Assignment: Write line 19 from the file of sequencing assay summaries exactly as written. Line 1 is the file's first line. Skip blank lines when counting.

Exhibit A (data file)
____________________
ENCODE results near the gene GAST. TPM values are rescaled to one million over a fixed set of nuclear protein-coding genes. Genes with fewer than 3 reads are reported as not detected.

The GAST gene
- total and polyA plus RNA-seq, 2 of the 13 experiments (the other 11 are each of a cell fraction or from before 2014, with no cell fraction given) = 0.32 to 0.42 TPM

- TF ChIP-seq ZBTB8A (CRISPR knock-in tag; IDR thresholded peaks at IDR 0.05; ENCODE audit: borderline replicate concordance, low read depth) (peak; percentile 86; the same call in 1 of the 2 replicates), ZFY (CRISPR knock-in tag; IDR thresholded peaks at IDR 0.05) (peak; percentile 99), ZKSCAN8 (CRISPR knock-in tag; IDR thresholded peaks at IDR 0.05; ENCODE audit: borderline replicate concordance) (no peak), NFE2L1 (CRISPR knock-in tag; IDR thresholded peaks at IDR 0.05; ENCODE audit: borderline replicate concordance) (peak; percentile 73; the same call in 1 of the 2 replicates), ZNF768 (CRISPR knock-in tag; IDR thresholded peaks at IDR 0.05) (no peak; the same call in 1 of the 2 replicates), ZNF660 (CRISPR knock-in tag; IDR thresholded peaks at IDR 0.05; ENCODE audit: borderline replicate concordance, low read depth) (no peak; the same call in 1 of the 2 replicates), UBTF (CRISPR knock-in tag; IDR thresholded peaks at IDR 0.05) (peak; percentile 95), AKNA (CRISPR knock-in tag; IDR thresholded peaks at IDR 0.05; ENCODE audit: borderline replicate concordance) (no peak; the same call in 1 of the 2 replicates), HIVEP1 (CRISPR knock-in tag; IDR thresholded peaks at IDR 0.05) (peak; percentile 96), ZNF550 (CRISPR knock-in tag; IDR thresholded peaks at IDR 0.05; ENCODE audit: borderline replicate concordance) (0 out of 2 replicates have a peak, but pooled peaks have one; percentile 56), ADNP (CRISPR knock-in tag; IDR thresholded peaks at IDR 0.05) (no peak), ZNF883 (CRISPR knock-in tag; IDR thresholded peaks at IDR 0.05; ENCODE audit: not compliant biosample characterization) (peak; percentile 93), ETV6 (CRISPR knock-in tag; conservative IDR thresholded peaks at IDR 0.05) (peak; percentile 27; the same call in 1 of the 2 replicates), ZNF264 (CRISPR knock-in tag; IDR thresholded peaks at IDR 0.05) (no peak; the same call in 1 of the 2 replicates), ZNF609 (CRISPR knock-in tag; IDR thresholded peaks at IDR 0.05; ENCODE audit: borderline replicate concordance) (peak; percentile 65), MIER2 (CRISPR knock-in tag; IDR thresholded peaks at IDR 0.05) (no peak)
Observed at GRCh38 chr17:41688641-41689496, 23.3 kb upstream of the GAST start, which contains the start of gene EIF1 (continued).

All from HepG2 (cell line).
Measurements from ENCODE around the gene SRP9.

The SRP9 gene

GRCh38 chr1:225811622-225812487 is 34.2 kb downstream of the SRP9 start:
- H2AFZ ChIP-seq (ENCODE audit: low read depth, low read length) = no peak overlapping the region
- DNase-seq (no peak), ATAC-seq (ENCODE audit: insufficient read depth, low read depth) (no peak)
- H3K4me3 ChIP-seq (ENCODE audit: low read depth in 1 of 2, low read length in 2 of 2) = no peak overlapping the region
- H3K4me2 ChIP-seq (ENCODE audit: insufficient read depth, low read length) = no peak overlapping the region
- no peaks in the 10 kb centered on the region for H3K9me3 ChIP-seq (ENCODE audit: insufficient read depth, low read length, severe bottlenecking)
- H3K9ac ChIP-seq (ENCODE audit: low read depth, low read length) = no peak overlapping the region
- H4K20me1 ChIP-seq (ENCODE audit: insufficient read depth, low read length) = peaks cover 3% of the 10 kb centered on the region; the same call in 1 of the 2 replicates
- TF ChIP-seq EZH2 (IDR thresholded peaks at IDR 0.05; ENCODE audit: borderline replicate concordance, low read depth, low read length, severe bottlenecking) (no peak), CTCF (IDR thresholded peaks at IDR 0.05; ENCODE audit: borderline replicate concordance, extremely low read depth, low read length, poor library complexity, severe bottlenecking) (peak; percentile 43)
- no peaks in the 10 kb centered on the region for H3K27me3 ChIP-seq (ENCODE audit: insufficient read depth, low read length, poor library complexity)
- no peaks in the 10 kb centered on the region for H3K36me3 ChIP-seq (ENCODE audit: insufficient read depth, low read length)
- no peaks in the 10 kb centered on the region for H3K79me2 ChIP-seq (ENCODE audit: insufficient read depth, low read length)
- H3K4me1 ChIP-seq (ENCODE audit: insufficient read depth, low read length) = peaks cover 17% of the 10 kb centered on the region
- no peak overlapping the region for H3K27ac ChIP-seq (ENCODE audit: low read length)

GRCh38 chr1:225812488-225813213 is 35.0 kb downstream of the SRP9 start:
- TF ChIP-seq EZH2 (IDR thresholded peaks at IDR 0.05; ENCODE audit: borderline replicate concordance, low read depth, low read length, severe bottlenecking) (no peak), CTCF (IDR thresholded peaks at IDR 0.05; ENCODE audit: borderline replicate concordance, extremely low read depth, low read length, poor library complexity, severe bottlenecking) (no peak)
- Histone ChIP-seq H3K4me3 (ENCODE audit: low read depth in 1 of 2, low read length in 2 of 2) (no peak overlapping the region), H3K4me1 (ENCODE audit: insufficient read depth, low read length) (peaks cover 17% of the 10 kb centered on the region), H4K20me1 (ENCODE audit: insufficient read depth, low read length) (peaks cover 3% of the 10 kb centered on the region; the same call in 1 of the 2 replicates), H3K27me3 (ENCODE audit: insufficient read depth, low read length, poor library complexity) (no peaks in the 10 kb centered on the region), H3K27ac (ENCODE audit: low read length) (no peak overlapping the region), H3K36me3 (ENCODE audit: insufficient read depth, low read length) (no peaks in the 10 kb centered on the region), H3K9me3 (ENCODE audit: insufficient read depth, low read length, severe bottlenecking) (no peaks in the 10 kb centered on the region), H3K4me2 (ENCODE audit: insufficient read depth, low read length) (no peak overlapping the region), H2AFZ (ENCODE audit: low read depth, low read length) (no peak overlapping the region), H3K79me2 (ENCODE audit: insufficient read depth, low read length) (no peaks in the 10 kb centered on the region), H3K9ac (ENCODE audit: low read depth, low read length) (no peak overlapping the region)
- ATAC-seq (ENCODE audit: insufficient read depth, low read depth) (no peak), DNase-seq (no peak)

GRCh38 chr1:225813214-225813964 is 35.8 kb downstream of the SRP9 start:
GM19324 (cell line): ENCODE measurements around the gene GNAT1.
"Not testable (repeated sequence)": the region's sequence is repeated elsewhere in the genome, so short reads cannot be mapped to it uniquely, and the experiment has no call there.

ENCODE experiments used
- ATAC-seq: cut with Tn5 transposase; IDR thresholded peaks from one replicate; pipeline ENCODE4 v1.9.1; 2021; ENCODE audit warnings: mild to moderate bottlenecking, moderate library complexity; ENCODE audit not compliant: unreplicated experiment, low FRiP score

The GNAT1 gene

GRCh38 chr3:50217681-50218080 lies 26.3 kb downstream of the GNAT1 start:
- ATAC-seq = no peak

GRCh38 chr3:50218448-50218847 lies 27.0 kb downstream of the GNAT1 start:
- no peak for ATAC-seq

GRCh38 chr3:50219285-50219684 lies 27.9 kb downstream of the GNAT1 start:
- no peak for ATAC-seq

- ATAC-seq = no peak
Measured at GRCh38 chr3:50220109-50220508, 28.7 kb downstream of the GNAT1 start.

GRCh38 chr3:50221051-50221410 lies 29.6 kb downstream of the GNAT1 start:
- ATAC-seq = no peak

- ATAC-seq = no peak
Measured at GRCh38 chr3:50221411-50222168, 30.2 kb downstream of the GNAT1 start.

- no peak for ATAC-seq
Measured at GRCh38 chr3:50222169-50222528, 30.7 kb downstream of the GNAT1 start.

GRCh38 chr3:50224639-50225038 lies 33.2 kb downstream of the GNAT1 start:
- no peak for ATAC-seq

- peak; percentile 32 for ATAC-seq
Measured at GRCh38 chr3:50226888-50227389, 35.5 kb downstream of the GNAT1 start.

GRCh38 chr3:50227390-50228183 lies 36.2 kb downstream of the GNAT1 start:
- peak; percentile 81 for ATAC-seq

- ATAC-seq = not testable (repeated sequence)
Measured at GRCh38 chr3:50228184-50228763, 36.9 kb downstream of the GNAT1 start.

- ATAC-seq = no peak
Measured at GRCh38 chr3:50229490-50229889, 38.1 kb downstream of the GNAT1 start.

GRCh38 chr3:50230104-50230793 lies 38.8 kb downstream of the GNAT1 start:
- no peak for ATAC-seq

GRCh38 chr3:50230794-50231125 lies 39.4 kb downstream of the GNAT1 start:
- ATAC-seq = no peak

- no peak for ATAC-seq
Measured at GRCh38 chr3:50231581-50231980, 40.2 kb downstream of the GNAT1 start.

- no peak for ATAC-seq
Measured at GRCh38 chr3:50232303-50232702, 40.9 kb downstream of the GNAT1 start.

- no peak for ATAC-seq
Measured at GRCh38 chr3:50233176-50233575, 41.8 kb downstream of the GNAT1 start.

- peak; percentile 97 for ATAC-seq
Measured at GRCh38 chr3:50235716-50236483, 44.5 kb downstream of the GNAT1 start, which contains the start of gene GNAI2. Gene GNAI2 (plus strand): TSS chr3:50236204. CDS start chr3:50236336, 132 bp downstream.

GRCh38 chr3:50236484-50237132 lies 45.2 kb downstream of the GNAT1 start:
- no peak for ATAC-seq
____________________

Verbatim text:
- no peaks in the 10 kb centered on the region for H3K36me3 ChIP-seq (ENCODE audit: insufficient read depth, low read length)